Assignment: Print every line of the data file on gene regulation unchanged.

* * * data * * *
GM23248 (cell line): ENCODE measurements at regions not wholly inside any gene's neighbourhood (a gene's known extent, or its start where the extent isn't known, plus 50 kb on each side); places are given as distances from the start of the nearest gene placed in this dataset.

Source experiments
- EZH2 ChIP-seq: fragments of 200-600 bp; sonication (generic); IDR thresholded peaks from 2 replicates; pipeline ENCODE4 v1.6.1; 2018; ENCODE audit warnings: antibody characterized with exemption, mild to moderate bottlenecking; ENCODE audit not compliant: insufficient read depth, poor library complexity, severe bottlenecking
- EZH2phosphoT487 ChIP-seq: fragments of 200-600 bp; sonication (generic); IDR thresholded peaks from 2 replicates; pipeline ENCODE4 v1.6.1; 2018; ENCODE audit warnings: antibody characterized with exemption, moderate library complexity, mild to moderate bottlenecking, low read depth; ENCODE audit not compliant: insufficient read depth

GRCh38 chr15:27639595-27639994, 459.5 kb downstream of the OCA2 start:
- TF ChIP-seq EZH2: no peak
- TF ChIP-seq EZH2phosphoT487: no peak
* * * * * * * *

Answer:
GM23248 (cell line): ENCODE measurements at regions not wholly inside any gene's neighbourhood (a gene's known extent, or its start where the extent isn't known, plus 50 kb on each side); places are given as distances from the start of the nearest gene placed in this dataset.

Source experiments
- EZH2 ChIP-seq: fragments of 200-600 bp; sonication (generic); IDR thresholded peaks from 2 replicates; pipeline ENCODE4 v1.6.1; 2018; ENCODE audit warnings: antibody characterized with exemption, mild to moderate bottlenecking; ENCODE audit not compliant: insufficient read depth, poor library complexity, severe bottlenecking
- EZH2phosphoT487 ChIP-seq: fragments of 200-600 bp; sonication (generic); IDR thresholded peaks from 2 replicates; pipeline ENCODE4 v1.6.1; 2018; ENCODE audit warnings: antibody characterized with exemption, moderate library complexity, mild to moderate bottlenecking, low read depth; ENCODE audit not compliant: insufficient read depth

GRCh38 chr15:27639595-27639994, 459.5 kb downstream of the OCA2 start:
- TF ChIP-seq EZH2: no peak
- TF ChIP-seq EZH2phosphoT487: no peak